[Show abstract][Hide abstract] ABSTRACT: Pancreatitis induced by hypertriglyceridemia (HTG) has gained much attention. However, very limited numbers of studies have focused on the clinical significance of TG elevation in non-HTG induced pancreatitis, such as acute biliary pancreatitis (ABP). This study aimed to study the clinical significances of triglyceride (TG) elevation in patients with ABP.
We retrospectively analyzed a total of 426 ABP cases in our research center. According to the highest TG level within 72 h of disease onset, the patients were divided into a normal TG group and an elevated TG group. We analyzed the differences between the two groups of patients in aspects such as general information, disease severity, APACHE II (acute physiology and chronic health evaluation II) and Ranson scores, inflammatory cytokines, complications and prognosis.
Compared with the normal TG group, patients in the elevated TG group showed a significantly higher body mass index and were significantly younger. TG elevation at the early stage of ABP was associated with higher risk of severe pancreatitis and organ failures, especially respiratory failure. For patients with severe pancreatitis, those with elevated TG levels were more likely to have a larger area of necrosis, and higher incidence of pancreatic abscess as well as higher mortality (17.78% versus 9.80%, P < 0.05).
In ABP patients, TG elevation might participate in the aggravation of pancreatitis and the occurrence of systemic or local complications. Thus, the TG level may serve as an important indicator to determine the prognosis of patients with ABP.
Preview · Article · Dec 2015 · BMC Gastroenterology
[Show abstract][Hide abstract] ABSTRACT: Pancreatic cancer is one of the major malignancies and cause for mortality across the world, with recurrence and metastatic progression remaining the single largest cause of pancreatic cancer mortality. Hence it is imperative to develop novel biomarkers of pancreatic cancer prognosis. The E3 ubiquitin ligase ITCH has been previously reported to inhibit the tumor suppressive Hippo signaling by suppressing LATS1/2 in breast cancer and chronic lymphocytic leukemia. However, the role of ITCH in pancreatic cancer progression has not been described. Here we report that ITCH transcript and protein expression mimic metastatic trait in pancreatic cancer patients and cell lines. Loss-of-function studies of ITCH showed that the gene product is responsible for inducing metastasis in vivo. We furthermore show that hsa-miR-106b, which itself is down regulated in metastatic pancreatic cancer, directly interacts and inhibit ITCH expression. ITCH and hsa-miR-106b are thus potential biomarkers for pancreatic cancer prognosis.
[Show abstract][Hide abstract] ABSTRACT: Four and a half LIM protein 1 (FHL1) has been characterized as a tumor suppressor in various types of tumor. However, the biological function and underlying mechanism of FHL1 in tongue squamous cell carcinoma (TSCC) remain to be elucidated. The present study demonstrated that FHL1 inhibits anchorage‑dependent and ‑independent growth of TSCC cells in vitro and tumor growth in nude mice, as determined by cell proliferation and soft agar assays. Knockdown of FHL1 with FHL1 small interfering RNA (siRNA) promoted tumor growth in nude mice. Mechanistically, flow cytometric analysis showed that knockdown of FHL1 promoted G1/S cell cycle progression. Furthermore, expression of cell cycle‑associated regulators, cyclin D and cyclin E, were detected by western blotting and reverse transcription‑quantitative polymerase chain reaction. Cyclin D and cyclin E were markedly elevated at both the protein and mRNA level in the FHL1 siRNA‑transfected cells. These results suggested that FHL1 has a tumor suppressive role in TSCC and that FHL1 may be a useful target for TSCC gene therapy.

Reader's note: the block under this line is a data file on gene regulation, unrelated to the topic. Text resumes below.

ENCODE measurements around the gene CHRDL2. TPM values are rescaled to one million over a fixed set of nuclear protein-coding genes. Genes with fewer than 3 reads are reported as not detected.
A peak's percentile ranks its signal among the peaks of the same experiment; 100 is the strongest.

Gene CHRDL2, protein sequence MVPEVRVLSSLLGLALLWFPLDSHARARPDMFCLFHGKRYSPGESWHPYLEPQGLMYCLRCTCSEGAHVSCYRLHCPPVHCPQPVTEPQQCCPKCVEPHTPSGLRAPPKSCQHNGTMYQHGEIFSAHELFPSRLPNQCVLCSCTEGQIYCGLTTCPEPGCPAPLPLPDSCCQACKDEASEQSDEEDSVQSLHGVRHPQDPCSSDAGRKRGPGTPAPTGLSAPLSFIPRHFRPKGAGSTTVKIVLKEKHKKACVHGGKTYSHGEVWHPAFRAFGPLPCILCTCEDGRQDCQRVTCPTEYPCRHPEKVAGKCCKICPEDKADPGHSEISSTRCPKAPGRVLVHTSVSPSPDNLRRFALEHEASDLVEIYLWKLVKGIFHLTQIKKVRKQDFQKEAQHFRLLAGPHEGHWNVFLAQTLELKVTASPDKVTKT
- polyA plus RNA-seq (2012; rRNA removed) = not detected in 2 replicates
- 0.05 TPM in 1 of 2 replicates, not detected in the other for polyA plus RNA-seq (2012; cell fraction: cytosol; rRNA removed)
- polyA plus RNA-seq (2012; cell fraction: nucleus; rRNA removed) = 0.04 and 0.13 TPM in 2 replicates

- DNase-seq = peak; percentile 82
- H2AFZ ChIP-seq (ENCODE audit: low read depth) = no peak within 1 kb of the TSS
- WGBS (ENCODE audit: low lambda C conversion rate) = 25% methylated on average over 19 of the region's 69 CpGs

No preview · Article · May 2015 · Molecular Medicine Reports
[Show abstract][Hide abstract] ABSTRACT: Purpose:
This study aimed to investigate the therapeutic potential of hydrogen-rich saline on pancreatic ischemia/reperfusion (I/R) injury in rats.
Eighty heterotopic pancreas transplantations (HPT) were performed in syngenic rats. The receptors were randomized blindly into the following three groups: the HPT group and two groups that underwent transplantation and administration of hydrogen-rich saline (HS, >0.6 mM, 6 mL/kg) or normal saline (NS, 6 mL/kg) via the tail vein at the beginning of reperfusion (HPT + HS group, HPT + NS group). Samples from the pancreas and blood were taken at 12 hours after reperfusion. The protective effects of hydrogen-rich saline against I/R injury were evaluated by determining the changes in histopathology and measuring serological parameters, oxidative stress-associated molecules, and proinflammatory cytokines.
Administration of hydrogen-rich saline produced notable protection against pancreatic I/R injury in rats. Histopathological improvements and recovery of impaired pancreatic function were observed. In addition, TNF-α, IL-1β, and IL-6 were reduced markedly in the HPT + HS group. Additionally, there were noticeable inhibitory effects on the pancreatic malondialdehyde level and considerable recruitment of SOD and GPx, which are antioxidants.
Hydrogen-rich saline treatment significantly attenuated the severity of pancreatic I/R injury in rats, possibly by reducing oxidative stress and inflammation.
Preview · Article · Apr 2015 · Mediators of Inflammation